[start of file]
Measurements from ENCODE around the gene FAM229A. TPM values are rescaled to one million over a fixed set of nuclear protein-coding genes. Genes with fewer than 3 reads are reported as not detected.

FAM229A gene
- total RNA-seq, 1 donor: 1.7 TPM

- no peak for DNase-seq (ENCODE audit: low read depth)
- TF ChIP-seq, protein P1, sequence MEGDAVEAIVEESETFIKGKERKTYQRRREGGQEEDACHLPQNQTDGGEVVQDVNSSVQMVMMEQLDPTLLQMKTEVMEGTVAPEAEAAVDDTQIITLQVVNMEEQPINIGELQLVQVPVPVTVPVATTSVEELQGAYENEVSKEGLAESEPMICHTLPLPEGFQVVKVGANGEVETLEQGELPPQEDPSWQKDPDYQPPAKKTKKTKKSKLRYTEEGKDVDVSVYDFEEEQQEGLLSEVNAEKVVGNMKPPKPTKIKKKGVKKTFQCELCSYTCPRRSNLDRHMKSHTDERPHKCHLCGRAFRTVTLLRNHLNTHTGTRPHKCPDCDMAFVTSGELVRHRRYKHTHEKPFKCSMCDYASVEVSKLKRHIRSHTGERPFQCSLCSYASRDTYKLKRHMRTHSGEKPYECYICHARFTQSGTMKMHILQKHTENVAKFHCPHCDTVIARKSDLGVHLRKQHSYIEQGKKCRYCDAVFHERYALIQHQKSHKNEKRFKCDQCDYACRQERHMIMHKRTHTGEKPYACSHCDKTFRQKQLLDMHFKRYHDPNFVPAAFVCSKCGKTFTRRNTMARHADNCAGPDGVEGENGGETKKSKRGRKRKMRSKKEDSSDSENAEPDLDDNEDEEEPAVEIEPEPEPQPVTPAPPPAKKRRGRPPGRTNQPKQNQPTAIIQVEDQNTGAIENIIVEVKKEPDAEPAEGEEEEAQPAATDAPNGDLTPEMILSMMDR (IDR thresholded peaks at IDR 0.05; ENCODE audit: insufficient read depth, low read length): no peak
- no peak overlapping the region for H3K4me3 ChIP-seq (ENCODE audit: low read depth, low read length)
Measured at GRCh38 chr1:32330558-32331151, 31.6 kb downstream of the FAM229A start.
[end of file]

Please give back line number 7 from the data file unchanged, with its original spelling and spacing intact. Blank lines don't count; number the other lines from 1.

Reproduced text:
Measured at GRCh38 chr1:32330558-32331151, 31.6 kb downstream of the FAM229A start.